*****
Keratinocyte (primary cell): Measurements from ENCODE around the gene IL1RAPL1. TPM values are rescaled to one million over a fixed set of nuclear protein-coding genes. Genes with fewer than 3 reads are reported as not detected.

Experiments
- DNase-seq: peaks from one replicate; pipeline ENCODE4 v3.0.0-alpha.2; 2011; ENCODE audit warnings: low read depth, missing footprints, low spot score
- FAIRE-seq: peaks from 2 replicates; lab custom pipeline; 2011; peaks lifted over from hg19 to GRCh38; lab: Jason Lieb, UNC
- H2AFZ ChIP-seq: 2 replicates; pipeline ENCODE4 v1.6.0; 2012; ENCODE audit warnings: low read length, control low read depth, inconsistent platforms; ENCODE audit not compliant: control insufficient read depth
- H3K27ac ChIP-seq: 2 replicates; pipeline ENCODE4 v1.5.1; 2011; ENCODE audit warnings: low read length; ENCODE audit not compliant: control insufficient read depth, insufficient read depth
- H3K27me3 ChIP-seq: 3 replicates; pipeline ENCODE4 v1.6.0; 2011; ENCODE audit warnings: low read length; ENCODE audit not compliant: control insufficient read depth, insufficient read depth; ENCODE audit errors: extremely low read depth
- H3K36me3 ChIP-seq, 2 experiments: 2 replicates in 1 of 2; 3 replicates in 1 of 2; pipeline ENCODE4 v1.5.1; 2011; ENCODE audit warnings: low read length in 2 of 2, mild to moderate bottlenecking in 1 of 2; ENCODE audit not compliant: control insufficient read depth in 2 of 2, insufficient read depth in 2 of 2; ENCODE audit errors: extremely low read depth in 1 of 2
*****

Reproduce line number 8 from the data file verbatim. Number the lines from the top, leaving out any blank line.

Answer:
- H3K36me3 ChIP-seq, 2 experiments: 2 replicates in 1 of 2; 3 replicates in 1 of 2; pipeline ENCODE4 v1.5.1; 2011; ENCODE audit warnings: low read length in 2 of 2, mild to moderate bottlenecking in 1 of 2; ENCODE audit not compliant: control insufficient read depth in 2 of 2, insufficient read depth in 2 of 2; ENCODE audit errors: extremely low read depth in 1 of 2